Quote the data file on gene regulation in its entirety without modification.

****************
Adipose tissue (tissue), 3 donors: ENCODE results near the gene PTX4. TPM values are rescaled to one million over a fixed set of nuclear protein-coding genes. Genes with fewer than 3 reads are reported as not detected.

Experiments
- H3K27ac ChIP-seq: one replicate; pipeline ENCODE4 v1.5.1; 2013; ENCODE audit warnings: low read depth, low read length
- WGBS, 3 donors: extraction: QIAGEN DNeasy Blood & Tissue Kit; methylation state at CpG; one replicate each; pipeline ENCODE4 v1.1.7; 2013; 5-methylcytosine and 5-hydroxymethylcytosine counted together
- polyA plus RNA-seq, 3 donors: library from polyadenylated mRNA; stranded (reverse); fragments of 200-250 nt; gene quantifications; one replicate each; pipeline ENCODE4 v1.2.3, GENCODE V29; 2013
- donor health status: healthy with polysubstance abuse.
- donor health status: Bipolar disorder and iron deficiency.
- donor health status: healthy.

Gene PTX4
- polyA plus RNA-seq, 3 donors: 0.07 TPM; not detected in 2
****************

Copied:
Adipose tissue (tissue), 3 donors: ENCODE results near the gene PTX4. TPM values are rescaled to one million over a fixed set of nuclear protein-coding genes. Genes with fewer than 3 reads are reported as not detected.

Experiments
- H3K27ac ChIP-seq: one replicate; pipeline ENCODE4 v1.5.1; 2013; ENCODE audit warnings: low read depth, low read length
- WGBS, 3 donors: extraction: QIAGEN DNeasy Blood & Tissue Kit; methylation state at CpG; one replicate each; pipeline ENCODE4 v1.1.7; 2013; 5-methylcytosine and 5-hydroxymethylcytosine counted together
- polyA plus RNA-seq, 3 donors: library from polyadenylated mRNA; stranded (reverse); fragments of 200-250 nt; gene quantifications; one replicate each; pipeline ENCODE4 v1.2.3, GENCODE V29; 2013
- donor health status: healthy with polysubstance abuse.
- donor health status: Bipolar disorder and iron deficiency.
- donor health status: healthy.

Gene PTX4
- polyA plus RNA-seq, 3 donors: 0.07 TPM; not detected in 2